In a further aspect, the invention may apply a more intelligent rule by performing block detection on a word-by-word basis. Thus, the character data may comprise each of a plurality of characters of a word and the detected feature of each character in the word may be compared with one another. This process provides for correcting the detected color of some of the letters based on the detected color of other letters. For instance, if some letters in a word are detected as being black text while other letters are detected as being low saturation color text, an image process to correct the low saturation color text to be black text may be applied.
This brief summary has been provided so that the nature of the invention may be understood quickly. A more complete understanding of the invention can be obtained by reference to the following detailed description of the preferred embodiment thereof in connection with the attached drawings.
In image scanner 201, original document 204 is set on a platen glass, covered with a document cover 202, and exposed by halogen lamp 205. Reflected light from original document 204 is further reflected by mirrors 206 and 207, then focuses on CCD 210 for identifying R, G, and B signals after passing through the lens 208. It should be noted that lens 208 is covered by infrared filter 231.
In the preferred embodiment, each row of sensors in CCD 210 for reading respective color components is composed of 5000 pixels, thus CCD 210 an read across the shorter side of an A3-sized original, namely 297 mm, at 400 dpi resolution. CCD 210 separates color information of original document 204 into full-color information of R, G and B components, and converts the full-color information into color signals.
In addition, standard white board 211 generates correction data for correcting read data by R, G, B photo sensors 210-1 to 210-3 of CCD 210. Standard white board 211 has uniform reflection characteristics in the visible light range, and appears white. After correcting the data, CCD 210 then sends the signals to signal processing unit 209.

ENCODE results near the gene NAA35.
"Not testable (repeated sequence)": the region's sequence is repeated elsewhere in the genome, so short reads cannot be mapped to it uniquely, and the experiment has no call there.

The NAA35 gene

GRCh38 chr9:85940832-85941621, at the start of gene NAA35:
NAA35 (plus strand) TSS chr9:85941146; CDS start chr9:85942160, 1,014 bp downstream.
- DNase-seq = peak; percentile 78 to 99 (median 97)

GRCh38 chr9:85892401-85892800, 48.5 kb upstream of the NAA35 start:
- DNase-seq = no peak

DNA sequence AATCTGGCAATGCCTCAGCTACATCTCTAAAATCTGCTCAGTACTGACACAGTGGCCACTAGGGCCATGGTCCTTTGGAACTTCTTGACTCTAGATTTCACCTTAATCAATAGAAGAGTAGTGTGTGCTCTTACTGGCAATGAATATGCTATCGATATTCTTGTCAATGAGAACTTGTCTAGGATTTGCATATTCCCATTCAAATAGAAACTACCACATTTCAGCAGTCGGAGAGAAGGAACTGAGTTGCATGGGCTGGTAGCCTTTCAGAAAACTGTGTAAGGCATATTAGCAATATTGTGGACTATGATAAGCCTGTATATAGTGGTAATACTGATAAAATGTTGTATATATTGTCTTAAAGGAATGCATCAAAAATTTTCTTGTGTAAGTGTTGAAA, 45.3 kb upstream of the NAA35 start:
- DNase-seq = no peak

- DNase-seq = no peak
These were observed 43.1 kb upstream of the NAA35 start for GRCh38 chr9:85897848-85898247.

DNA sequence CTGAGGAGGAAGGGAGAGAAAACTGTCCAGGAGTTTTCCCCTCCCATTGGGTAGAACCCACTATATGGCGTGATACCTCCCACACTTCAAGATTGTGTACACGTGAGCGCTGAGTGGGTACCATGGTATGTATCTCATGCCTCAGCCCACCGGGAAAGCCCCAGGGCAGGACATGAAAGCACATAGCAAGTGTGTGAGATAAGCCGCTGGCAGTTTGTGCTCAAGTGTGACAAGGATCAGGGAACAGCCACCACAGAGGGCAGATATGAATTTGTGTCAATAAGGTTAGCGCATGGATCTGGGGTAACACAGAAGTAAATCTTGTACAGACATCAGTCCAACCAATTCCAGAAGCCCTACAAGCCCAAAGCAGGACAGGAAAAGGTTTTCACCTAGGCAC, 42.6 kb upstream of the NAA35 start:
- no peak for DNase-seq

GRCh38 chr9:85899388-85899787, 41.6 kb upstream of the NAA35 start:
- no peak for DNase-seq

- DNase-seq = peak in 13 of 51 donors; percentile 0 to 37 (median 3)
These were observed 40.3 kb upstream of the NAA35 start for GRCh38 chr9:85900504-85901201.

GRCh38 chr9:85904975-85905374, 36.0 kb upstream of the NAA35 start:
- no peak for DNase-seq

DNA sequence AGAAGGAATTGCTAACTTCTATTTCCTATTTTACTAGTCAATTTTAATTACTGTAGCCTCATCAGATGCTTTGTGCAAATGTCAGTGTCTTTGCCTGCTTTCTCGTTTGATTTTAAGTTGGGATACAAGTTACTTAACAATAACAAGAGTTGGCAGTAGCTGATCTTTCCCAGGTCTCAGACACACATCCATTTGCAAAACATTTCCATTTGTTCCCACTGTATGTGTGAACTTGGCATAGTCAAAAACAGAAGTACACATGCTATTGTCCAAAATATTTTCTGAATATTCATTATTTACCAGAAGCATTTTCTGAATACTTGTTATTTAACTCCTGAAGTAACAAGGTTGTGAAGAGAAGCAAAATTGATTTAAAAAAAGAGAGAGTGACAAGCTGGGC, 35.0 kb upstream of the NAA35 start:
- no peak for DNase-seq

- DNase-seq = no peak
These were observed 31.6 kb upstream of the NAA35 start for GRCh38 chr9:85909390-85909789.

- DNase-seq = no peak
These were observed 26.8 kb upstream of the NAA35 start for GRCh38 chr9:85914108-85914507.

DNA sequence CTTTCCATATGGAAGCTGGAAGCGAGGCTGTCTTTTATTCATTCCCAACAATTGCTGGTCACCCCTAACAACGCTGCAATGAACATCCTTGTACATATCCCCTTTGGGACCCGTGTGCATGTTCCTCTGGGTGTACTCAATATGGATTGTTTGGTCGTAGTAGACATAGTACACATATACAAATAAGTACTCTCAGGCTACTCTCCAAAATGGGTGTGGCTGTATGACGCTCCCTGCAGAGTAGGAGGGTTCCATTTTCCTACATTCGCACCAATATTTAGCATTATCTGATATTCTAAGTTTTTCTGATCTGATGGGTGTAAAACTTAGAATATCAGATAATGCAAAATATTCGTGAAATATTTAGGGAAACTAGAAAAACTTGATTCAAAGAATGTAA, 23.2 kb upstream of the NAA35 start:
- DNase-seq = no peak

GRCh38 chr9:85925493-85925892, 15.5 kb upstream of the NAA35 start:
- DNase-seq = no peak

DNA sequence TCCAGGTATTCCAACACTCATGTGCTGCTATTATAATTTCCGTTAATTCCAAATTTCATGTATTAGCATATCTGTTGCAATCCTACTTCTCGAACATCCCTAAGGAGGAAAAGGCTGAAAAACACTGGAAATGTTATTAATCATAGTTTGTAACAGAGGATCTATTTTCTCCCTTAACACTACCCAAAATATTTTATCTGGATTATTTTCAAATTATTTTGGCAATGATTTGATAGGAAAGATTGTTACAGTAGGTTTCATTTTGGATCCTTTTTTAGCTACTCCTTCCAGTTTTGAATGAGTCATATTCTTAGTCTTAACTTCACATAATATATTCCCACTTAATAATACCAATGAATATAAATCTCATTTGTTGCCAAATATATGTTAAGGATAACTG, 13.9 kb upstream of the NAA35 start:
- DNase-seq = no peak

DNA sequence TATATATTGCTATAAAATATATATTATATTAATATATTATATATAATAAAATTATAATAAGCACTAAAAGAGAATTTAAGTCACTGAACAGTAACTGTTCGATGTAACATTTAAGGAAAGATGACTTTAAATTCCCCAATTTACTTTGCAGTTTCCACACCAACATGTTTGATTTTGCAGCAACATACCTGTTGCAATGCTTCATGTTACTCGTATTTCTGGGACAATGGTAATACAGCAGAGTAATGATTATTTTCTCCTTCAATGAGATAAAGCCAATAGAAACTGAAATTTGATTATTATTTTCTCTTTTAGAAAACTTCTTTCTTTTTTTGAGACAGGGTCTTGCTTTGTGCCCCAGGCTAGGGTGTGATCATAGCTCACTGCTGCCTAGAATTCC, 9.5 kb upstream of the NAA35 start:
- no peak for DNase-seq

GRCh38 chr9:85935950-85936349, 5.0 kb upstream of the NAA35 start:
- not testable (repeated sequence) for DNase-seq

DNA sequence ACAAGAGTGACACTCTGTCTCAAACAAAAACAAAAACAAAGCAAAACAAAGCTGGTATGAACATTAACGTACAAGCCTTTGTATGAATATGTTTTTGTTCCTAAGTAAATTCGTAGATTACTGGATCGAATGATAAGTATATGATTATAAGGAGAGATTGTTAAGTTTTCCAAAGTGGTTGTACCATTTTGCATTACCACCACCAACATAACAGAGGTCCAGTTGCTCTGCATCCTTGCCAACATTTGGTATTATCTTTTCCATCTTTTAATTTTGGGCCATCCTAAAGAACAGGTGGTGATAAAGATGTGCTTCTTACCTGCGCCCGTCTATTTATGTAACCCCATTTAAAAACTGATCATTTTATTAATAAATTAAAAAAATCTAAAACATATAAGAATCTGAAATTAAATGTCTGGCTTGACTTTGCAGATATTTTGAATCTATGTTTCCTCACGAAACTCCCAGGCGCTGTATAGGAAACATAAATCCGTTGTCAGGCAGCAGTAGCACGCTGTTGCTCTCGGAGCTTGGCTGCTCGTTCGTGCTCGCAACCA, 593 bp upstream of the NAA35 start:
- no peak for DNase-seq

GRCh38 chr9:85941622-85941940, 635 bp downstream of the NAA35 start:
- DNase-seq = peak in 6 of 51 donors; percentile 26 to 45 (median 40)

It should be noted that, halogen lamp 205 and mirror 206 move at speed v, and mirror 207 moves at speed (½)v in a perpendicular direction with respect to an electrical scanning direction of CCD 210 (a main scanning direction). The entire area of original document 204 is scanned in this manner.
Further, in signal processing unit 209, the read signals are electrically processed and separated into color components of magenta (M), cyan (C), yellow (Y), and black (Bk), then sent to printer 200. for each scanning operation by image scanner 201, one of the color component data of M, C, Y, and Bk is sent to printer 200. Thus, by scanning original document 204 four times, one color image is formed.
Image scanner 201 also includes control panel 228. Control panel 228 includes various buttons as well as a display panel that provides a user with the ability to select and set various image processing options. The display panel may be a touch panel display from which the user can select processing options by touching a desired option on the display. An example of such a touch panel display depicting various processing options is shown in FIG. 3.
As seen in